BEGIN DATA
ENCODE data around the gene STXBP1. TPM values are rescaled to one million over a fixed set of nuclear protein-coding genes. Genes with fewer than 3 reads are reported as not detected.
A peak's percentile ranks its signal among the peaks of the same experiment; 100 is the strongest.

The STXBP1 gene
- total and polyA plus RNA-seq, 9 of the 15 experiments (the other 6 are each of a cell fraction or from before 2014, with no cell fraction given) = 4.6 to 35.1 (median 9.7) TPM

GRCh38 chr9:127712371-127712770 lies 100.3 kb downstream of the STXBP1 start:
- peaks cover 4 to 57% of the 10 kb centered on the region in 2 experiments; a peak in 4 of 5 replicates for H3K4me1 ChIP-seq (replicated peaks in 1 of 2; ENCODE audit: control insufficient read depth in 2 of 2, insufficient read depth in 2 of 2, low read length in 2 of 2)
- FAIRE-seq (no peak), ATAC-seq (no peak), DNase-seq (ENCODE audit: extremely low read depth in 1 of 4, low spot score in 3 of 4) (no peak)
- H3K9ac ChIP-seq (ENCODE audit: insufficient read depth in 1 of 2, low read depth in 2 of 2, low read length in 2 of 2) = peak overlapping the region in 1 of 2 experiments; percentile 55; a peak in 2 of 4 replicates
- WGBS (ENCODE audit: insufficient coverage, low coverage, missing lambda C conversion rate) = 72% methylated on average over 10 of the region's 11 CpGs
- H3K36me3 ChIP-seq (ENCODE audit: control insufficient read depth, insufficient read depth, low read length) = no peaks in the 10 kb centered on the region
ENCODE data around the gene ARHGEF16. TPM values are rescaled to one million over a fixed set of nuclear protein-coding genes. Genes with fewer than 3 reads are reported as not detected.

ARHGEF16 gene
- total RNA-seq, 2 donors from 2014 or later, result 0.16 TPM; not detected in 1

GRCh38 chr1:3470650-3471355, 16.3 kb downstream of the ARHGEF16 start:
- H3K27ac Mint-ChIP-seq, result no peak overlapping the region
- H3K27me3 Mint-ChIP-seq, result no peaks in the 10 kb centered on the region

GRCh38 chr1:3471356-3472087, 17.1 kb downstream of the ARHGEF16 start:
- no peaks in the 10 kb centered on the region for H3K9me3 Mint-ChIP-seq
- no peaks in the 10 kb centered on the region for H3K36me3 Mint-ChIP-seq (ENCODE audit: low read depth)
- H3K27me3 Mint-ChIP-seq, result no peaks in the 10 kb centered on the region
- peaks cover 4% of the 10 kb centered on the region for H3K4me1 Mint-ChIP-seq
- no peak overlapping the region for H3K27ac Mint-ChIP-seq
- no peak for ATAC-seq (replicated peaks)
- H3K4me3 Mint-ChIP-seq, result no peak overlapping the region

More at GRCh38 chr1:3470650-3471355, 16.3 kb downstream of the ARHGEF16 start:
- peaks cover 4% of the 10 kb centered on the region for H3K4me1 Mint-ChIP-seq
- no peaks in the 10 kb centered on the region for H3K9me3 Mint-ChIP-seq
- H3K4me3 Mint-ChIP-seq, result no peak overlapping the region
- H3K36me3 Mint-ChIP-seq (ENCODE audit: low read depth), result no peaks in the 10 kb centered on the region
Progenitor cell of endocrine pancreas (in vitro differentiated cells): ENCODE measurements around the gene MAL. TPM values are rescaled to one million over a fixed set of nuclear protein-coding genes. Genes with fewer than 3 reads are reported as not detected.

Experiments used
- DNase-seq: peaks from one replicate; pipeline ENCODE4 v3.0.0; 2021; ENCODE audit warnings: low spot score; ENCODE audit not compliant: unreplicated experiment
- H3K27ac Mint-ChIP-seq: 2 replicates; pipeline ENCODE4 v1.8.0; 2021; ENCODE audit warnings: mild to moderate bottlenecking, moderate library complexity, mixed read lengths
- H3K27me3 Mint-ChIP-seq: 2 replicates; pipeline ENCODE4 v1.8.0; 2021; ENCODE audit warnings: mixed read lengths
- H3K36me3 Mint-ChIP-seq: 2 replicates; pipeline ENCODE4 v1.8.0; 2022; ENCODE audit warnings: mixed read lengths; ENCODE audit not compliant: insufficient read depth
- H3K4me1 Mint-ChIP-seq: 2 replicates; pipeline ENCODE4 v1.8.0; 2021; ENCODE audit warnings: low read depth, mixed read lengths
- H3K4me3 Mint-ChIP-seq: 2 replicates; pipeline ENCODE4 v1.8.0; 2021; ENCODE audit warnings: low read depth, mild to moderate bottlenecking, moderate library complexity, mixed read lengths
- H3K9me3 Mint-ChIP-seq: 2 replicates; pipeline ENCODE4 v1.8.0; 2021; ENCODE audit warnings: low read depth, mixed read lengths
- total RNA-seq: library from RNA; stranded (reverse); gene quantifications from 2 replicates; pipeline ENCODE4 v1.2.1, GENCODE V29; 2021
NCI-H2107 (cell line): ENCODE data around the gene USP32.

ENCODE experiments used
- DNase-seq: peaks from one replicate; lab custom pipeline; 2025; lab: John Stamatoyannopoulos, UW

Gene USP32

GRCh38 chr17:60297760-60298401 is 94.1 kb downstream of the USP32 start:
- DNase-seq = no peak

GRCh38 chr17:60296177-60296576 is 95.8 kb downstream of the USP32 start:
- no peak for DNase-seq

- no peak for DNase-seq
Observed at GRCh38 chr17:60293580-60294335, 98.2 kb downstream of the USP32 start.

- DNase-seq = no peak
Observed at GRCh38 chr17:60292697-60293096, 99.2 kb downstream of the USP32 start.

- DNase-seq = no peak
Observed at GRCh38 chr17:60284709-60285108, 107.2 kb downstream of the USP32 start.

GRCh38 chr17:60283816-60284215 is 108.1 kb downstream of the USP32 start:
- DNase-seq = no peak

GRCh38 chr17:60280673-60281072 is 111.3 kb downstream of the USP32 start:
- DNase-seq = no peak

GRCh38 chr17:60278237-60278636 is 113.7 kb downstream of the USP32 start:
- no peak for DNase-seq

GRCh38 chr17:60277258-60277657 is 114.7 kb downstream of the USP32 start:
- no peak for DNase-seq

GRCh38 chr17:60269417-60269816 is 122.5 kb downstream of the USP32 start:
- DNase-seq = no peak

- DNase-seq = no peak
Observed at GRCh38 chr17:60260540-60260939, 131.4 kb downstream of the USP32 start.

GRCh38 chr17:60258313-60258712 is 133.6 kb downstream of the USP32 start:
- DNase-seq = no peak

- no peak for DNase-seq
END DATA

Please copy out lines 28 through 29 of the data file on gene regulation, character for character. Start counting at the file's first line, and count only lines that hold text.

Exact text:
- H3K4me3 Mint-ChIP-seq, result no peak overlapping the region
- H3K36me3 Mint-ChIP-seq (ENCODE audit: low read depth), result no peaks in the 10 kb centered on the region